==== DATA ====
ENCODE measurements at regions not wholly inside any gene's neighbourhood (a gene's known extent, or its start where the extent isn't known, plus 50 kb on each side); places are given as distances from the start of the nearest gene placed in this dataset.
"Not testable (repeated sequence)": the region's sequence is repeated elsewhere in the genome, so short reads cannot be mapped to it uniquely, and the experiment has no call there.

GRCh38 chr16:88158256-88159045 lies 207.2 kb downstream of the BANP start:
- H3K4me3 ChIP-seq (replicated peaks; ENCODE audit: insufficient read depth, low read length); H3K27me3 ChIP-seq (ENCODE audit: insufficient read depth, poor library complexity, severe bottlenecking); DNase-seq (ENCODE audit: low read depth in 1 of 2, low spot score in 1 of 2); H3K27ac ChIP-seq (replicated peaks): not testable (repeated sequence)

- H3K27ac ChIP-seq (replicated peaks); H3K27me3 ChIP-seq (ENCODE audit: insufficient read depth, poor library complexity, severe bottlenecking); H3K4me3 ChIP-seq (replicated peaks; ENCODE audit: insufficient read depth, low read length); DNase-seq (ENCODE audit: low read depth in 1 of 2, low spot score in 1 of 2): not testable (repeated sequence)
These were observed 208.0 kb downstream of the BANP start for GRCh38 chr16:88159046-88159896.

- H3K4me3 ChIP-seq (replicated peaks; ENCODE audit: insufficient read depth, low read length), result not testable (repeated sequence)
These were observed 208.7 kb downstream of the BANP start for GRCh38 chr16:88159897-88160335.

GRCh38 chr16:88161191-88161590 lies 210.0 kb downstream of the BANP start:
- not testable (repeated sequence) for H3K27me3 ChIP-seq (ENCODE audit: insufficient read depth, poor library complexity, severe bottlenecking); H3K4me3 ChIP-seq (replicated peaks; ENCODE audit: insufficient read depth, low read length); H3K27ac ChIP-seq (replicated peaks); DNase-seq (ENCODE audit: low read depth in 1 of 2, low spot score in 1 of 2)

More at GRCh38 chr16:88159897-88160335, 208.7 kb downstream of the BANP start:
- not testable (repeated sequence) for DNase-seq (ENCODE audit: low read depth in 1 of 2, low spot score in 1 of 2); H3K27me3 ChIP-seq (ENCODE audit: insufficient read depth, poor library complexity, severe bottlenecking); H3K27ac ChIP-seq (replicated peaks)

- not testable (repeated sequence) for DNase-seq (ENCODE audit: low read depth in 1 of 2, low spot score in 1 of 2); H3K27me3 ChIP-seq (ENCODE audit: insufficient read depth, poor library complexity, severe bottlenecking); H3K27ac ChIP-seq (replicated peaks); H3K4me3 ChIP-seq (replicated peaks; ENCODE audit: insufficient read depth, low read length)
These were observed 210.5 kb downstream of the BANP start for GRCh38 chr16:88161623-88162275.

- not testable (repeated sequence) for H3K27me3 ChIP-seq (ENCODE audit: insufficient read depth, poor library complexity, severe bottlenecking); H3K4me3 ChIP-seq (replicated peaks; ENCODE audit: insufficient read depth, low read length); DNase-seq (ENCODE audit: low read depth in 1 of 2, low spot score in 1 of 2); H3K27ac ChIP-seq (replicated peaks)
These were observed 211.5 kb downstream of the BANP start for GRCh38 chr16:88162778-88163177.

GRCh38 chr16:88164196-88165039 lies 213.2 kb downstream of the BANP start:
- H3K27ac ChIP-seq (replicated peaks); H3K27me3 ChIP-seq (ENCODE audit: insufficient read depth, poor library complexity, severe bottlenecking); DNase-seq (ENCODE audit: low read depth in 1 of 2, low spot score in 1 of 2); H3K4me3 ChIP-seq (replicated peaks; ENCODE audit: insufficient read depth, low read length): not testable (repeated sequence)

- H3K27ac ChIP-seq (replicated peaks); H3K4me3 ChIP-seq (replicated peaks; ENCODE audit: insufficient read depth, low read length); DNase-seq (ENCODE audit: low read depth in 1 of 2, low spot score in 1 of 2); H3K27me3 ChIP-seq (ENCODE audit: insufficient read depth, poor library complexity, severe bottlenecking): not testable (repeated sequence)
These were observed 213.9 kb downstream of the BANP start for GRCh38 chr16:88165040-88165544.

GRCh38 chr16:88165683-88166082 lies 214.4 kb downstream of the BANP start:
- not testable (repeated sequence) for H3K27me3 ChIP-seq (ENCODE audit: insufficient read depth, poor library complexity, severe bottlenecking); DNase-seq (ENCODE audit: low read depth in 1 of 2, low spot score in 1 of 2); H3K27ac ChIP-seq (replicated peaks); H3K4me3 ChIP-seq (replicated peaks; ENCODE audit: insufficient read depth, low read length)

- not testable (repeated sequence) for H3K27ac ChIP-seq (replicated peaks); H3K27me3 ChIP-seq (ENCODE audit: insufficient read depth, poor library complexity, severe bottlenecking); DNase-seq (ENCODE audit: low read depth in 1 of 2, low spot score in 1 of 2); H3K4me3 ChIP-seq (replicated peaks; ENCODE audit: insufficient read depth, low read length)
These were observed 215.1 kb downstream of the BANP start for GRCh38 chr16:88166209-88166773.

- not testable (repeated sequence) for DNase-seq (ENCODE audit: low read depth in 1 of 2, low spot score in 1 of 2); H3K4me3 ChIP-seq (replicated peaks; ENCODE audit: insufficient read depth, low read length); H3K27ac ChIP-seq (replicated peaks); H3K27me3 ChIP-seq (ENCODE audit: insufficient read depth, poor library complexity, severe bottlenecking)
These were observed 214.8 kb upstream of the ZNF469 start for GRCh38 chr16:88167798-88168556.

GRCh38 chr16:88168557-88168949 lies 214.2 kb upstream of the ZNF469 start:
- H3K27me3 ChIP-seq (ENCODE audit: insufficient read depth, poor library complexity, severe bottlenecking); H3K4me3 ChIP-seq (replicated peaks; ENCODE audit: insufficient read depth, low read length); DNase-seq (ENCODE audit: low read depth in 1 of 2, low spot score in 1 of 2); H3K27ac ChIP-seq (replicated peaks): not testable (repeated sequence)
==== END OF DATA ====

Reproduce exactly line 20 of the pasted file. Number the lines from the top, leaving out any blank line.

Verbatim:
These were observed 213.9 kb downstream of the BANP start for GRCh38 chr16:88165040-88165544.